Are More Startups Relocating Abroad in 2024?

Contemplating moving a startup abroad may evoke images of working from a beach with your laptop, indulging in leisurely lunches in the sun, and meandering through new cities during your weekends. While the reality may not always align with these idyllic scenes, there are numerous compelling reasons to consider an international move for your business.

Particularly in the case of startups, the notion of venturing abroad holds a particular allure. After all, a burgeoning business needs space to play. And, enticed by the idea that moving abroad can offer the opportunity to explore new markets, access additional capital, and tap into diverse talent pools, it comes as no surprise that an increasing number of startups are expected to follow suit in 2024.

The Case for Startup Relocation

In the contemporary globalised business landscape, startups are no longer constrained by geographical boundaries. Instead, they may facilitate technology to conduct business worldwide with ease. But why stop here? For startups, taking a leap across borders has become a viable and potentially beneficial option.

As explored by TechRound, various compelling reasons drive startups to consider relocating abroad.

Perhaps one of the most tempting reasons for relocation is the opportunity to target and access new, potentially larger markets. This can unlock a broader customer base, enabling a startup to scale more rapidly. Such a move can also allow startups to tap into the global talent pool and attract international expertise.

Relocating can also provide startups with access to a diverse array of investors and funding sources. Some countries even offer regulatory advantages that fuel business growth, such as tax incentives, reduced bureaucratic barriers, and favourable legal frameworks, resulting in lower operating costs and increased flexibility.

Beyond financial benefits, relocating abroad can enhance a startup’s competitive edge by boosting brand visibility and recognition. Proximity to tech hubs or innovation centres in a new ecosystem may also facilitate fresh knowledge-sharing and collaboration.

Finally, moving abroad can help a startup diversify its risks and mitigate its reliance on a single market. This approach can foster a more stable business model and provide valuable insights into different cultures and customer behaviours. This can, in turn, prove valuable when it comes to customising products or services, marketing strategies, and customer support.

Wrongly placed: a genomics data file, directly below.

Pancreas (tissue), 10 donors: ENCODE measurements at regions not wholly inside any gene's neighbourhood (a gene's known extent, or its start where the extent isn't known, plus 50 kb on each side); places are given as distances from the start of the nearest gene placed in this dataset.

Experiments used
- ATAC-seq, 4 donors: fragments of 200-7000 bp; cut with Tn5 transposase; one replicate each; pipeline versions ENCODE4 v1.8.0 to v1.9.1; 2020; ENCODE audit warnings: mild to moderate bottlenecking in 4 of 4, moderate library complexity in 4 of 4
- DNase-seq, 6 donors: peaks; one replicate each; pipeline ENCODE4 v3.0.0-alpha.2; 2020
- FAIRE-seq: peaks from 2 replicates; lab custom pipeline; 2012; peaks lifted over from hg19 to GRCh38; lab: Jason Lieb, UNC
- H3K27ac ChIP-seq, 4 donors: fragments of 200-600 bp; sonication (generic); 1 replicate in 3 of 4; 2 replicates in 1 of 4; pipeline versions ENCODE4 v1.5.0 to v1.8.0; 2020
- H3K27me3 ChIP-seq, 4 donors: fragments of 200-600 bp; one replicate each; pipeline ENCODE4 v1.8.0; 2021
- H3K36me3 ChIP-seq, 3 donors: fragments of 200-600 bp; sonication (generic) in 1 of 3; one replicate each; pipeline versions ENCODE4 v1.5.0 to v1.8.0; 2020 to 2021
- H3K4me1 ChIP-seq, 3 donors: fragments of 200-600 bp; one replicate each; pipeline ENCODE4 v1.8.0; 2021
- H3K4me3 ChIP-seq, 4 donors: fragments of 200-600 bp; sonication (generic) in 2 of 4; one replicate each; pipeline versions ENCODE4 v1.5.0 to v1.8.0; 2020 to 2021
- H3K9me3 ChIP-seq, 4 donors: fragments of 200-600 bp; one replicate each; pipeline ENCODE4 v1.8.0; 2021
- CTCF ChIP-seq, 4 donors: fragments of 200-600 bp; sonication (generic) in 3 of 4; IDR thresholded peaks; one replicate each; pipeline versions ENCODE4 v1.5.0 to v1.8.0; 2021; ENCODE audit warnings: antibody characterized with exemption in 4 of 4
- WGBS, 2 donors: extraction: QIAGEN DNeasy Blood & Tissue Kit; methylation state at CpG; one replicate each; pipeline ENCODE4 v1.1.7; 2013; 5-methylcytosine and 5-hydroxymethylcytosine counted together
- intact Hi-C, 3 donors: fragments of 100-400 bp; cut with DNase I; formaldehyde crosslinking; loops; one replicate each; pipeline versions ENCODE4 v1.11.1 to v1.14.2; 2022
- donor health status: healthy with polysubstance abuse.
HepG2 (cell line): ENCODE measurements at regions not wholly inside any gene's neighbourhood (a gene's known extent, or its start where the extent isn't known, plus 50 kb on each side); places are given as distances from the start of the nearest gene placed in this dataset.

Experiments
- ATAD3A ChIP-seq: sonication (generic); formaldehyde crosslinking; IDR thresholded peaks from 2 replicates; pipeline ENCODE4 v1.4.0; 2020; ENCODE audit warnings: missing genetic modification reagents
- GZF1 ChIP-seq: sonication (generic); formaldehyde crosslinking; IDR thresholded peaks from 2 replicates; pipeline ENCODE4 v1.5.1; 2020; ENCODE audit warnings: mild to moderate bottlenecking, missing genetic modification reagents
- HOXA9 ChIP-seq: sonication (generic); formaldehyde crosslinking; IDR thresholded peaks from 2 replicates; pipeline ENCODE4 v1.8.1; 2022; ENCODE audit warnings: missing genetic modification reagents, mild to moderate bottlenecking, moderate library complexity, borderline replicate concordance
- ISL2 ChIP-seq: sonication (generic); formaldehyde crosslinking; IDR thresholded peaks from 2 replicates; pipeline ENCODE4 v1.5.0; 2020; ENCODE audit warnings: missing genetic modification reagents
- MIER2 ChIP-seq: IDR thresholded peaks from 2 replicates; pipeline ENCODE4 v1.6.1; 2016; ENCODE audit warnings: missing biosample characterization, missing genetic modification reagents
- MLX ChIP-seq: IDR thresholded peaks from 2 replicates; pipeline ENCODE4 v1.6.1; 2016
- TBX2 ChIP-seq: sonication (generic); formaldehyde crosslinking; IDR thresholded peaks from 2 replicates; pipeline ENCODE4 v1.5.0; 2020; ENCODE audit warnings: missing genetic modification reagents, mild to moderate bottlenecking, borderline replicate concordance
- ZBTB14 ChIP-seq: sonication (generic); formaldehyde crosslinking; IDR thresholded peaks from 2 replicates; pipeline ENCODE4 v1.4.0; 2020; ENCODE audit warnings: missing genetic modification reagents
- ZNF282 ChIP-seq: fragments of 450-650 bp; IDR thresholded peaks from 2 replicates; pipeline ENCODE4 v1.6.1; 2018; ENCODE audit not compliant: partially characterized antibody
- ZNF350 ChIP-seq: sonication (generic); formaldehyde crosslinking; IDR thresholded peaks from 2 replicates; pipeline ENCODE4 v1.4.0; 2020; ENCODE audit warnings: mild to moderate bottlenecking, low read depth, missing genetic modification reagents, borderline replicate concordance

Tempting Startups Beyond Borders

The prospect of moving abroad may be a tempting one, but many countries are equally, if not more, eager to attract startups in return.

Across the globe, nations actively seek the fresh talent and innovative mindset that successful startups bring to the table, offering a range of incentives to entice them to their shores.

Several countries offer startup residence visas that aim to encourage entrepreneurs to cast their net further afield and explore the prospect of establishing themselves in a new environment. These visas can facilitate the process of setting up a business and embarking on a new professional journey overseas.

Beyond startup residence permits, there are other similar incentives.

Singapore, for instance, has launched a TechPass to invite tech entrepreneurs, leaders or technical experts globally to contribute to fresh innovations within its borders. The United States also actively aims to attract startups through its W-category visa, simplifying the path for those seeking to initiate businesses and pursue permanent residence.

This highlights the global awareness among major economies about the advantages of attracting entrepreneurial minds and startups to its shores, and how such initiatives can contribute to their long-term growth.

A Look at the Growing Trend of Startup Migration